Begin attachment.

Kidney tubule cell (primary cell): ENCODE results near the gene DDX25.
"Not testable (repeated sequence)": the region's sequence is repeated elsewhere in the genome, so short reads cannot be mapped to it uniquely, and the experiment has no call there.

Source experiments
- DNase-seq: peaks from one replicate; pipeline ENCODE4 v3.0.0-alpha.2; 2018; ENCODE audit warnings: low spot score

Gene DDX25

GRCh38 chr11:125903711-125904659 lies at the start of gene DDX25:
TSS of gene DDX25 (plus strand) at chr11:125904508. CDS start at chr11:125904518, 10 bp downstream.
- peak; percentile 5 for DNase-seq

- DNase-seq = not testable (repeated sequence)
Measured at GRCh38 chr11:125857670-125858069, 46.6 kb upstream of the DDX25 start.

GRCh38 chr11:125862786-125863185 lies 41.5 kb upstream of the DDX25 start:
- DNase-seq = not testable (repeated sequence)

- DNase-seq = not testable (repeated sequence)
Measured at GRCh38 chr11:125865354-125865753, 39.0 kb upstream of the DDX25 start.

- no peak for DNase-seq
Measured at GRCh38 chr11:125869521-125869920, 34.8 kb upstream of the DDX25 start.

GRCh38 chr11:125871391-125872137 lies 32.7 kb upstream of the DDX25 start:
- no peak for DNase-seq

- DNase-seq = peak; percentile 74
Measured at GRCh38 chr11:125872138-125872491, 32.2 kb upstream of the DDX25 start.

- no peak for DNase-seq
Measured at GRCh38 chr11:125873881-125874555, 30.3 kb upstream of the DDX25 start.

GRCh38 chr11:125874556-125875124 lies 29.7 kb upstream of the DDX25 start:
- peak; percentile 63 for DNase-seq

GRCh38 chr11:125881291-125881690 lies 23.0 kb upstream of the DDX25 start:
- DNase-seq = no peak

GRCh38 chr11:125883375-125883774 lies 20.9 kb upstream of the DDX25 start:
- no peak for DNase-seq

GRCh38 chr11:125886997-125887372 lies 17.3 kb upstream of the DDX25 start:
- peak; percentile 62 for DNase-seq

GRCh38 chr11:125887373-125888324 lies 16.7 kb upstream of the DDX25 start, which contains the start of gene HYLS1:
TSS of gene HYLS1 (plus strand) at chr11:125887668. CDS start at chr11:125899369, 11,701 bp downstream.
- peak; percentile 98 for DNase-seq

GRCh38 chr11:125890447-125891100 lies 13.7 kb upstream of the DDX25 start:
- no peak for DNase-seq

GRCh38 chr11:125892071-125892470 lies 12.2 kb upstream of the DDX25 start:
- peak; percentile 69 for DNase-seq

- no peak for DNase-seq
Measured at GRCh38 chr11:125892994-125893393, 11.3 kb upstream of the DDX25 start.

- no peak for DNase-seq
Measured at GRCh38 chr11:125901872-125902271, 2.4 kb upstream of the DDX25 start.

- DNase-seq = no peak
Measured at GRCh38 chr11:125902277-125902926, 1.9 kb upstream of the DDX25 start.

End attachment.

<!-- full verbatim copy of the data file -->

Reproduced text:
Kidney tubule cell (primary cell): ENCODE results near the gene DDX25.
"Not testable (repeated sequence)": the region's sequence is repeated elsewhere in the genome, so short reads cannot be mapped to it uniquely, and the experiment has no call there.

Source experiments
- DNase-seq: peaks from one replicate; pipeline ENCODE4 v3.0.0-alpha.2; 2018; ENCODE audit warnings: low spot score

Gene DDX25

GRCh38 chr11:125903711-125904659 lies at the start of gene DDX25:
TSS of gene DDX25 (plus strand) at chr11:125904508. CDS start at chr11:125904518, 10 bp downstream.
- peak; percentile 5 for DNase-seq

- DNase-seq = not testable (repeated sequence)
Measured at GRCh38 chr11:125857670-125858069, 46.6 kb upstream of the DDX25 start.

GRCh38 chr11:125862786-125863185 lies 41.5 kb upstream of the DDX25 start:
- DNase-seq = not testable (repeated sequence)

- DNase-seq = not testable (repeated sequence)
Measured at GRCh38 chr11:125865354-125865753, 39.0 kb upstream of the DDX25 start.

- no peak for DNase-seq
Measured at GRCh38 chr11:125869521-125869920, 34.8 kb upstream of the DDX25 start.

GRCh38 chr11:125871391-125872137 lies 32.7 kb upstream of the DDX25 start:
- no peak for DNase-seq

- DNase-seq = peak; percentile 74
Measured at GRCh38 chr11:125872138-125872491, 32.2 kb upstream of the DDX25 start.

- no peak for DNase-seq
Measured at GRCh38 chr11:125873881-125874555, 30.3 kb upstream of the DDX25 start.

GRCh38 chr11:125874556-125875124 lies 29.7 kb upstream of the DDX25 start:
- peak; percentile 63 for DNase-seq

GRCh38 chr11:125881291-125881690 lies 23.0 kb upstream of the DDX25 start:
- DNase-seq = no peak

GRCh38 chr11:125883375-125883774 lies 20.9 kb upstream of the DDX25 start:
- no peak for DNase-seq

GRCh38 chr11:125886997-125887372 lies 17.3 kb upstream of the DDX25 start:
- peak; percentile 62 for DNase-seq

GRCh38 chr11:125887373-125888324 lies 16.7 kb upstream of the DDX25 start, which contains the start of gene HYLS1:
TSS of gene HYLS1 (plus strand) at chr11:125887668. CDS start at chr11:125899369, 11,701 bp downstream.
- peak; percentile 98 for DNase-seq

GRCh38 chr11:125890447-125891100 lies 13.7 kb upstream of the DDX25 start:
- no peak for DNase-seq

GRCh38 chr11:125892071-125892470 lies 12.2 kb upstream of the DDX25 start:
- peak; percentile 69 for DNase-seq

- no peak for DNase-seq
Measured at GRCh38 chr11:125892994-125893393, 11.3 kb upstream of the DDX25 start.

- no peak for DNase-seq
Measured at GRCh38 chr11:125901872-125902271, 2.4 kb upstream of the DDX25 start.

- DNase-seq = no peak
Measured at GRCh38 chr11:125902277-125902926, 1.9 kb upstream of the DDX25 start.